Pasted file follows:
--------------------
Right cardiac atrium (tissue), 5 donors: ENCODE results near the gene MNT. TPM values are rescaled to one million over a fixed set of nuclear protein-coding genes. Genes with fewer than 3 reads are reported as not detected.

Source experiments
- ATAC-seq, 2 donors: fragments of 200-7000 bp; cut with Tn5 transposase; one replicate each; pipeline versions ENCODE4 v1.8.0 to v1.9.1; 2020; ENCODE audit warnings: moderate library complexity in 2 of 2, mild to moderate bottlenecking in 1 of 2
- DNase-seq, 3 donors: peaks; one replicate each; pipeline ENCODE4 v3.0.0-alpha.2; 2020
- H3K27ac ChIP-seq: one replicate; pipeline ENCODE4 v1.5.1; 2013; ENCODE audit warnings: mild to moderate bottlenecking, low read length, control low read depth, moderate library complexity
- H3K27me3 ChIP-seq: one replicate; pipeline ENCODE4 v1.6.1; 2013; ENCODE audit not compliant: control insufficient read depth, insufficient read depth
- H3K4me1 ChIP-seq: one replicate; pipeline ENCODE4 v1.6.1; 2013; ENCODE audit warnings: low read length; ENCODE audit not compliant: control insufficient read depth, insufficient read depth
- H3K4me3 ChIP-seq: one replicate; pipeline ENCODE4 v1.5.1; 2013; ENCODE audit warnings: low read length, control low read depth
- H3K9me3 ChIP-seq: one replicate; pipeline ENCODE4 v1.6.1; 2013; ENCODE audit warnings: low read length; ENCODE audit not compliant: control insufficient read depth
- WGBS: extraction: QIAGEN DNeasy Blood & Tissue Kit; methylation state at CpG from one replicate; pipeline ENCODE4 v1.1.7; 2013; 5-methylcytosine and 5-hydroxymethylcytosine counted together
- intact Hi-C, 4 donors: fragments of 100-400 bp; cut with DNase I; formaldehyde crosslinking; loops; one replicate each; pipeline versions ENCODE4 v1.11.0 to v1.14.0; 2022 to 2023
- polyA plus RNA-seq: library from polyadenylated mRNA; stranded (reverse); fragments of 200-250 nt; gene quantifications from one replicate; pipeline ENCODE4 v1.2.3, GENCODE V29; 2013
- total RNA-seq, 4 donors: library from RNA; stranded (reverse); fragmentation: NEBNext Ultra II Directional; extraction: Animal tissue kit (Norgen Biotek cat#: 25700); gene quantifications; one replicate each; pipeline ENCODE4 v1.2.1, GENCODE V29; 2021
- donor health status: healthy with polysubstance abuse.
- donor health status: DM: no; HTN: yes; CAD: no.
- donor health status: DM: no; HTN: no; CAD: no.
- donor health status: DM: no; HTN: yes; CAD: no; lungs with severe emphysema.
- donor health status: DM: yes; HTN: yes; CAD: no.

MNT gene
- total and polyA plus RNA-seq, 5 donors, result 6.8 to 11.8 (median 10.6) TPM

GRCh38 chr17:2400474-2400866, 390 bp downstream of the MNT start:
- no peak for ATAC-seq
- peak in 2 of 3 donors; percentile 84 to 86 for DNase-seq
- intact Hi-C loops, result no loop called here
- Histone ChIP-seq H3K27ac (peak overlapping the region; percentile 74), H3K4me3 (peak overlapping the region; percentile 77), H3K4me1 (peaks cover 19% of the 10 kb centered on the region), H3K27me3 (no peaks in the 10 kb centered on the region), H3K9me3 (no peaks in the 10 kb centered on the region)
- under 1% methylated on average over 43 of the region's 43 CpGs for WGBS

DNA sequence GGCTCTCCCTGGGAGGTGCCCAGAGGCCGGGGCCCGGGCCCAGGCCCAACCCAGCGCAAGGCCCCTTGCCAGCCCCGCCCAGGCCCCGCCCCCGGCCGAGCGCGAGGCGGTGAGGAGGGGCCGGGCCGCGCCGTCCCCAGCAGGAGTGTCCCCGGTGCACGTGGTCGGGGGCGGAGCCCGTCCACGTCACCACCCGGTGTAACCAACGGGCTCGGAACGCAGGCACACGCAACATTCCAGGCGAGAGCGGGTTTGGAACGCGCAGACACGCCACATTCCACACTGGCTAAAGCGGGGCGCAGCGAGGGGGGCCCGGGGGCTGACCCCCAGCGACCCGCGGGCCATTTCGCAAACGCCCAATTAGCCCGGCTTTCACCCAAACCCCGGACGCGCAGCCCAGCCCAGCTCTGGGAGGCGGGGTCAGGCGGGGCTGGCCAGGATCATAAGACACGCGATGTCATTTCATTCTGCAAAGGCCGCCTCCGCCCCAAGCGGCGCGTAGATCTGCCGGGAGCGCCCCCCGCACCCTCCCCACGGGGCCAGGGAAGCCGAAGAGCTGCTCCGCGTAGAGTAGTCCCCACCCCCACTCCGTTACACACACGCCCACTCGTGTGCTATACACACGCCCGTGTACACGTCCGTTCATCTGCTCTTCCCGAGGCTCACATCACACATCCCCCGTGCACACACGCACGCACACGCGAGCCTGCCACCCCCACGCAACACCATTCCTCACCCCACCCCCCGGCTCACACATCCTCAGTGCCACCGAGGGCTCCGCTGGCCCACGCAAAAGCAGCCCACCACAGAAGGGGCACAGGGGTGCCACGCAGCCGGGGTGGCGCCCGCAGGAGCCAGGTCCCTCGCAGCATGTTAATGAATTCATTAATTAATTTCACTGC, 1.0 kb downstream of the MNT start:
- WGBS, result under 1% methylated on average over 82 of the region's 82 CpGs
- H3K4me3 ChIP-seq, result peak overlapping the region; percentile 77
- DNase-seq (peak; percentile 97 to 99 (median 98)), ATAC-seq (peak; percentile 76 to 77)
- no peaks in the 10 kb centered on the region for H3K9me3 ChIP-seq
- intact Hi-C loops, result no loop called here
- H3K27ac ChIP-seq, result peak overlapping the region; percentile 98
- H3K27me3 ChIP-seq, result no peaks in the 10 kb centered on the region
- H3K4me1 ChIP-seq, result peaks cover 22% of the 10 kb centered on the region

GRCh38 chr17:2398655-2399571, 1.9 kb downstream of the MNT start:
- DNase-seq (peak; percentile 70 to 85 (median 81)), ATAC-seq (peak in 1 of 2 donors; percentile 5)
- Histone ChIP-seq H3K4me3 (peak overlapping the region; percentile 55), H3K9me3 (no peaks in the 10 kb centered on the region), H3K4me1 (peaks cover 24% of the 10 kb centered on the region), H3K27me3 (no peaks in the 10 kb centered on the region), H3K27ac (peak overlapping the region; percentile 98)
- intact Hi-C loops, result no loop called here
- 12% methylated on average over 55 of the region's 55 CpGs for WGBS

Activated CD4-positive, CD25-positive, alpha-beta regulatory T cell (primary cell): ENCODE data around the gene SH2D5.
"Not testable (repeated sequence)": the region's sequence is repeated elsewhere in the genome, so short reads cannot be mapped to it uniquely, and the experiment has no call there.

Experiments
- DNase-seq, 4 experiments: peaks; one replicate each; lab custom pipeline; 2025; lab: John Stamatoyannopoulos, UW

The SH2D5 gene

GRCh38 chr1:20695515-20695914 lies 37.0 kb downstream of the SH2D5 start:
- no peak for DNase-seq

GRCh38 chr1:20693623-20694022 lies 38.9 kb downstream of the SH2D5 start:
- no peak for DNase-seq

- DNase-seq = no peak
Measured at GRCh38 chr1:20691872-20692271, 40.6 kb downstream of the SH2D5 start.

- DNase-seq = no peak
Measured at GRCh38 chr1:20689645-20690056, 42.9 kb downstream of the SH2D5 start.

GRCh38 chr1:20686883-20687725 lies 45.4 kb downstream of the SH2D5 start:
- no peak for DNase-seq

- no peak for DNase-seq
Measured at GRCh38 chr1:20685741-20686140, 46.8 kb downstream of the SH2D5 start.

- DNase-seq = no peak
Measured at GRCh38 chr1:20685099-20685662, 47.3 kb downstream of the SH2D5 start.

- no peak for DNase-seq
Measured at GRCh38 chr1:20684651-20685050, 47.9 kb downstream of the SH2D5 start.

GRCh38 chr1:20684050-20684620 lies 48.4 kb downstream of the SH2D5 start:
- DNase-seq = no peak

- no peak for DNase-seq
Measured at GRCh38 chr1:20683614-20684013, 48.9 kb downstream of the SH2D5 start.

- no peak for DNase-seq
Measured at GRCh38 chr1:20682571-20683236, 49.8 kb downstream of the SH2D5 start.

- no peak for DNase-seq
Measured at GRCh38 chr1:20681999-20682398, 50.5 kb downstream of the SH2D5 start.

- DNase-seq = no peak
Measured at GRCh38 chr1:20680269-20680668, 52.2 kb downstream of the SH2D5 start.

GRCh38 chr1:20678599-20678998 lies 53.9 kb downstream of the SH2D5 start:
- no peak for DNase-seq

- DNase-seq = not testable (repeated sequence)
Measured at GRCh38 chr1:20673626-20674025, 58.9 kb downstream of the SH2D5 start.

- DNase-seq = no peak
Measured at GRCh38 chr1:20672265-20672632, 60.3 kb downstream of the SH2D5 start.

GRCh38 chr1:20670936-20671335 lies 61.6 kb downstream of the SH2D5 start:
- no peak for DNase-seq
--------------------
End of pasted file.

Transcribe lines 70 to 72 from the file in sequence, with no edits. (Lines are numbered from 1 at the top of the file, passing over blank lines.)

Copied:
- DNase-seq = no peak
Measured at GRCh38 chr1:20680269-20680668, 52.2 kb downstream of the SH2D5 start.

GRCh38 chr1:20678599-20678998 lies 53.9 kb downstream of the SH2D5 start: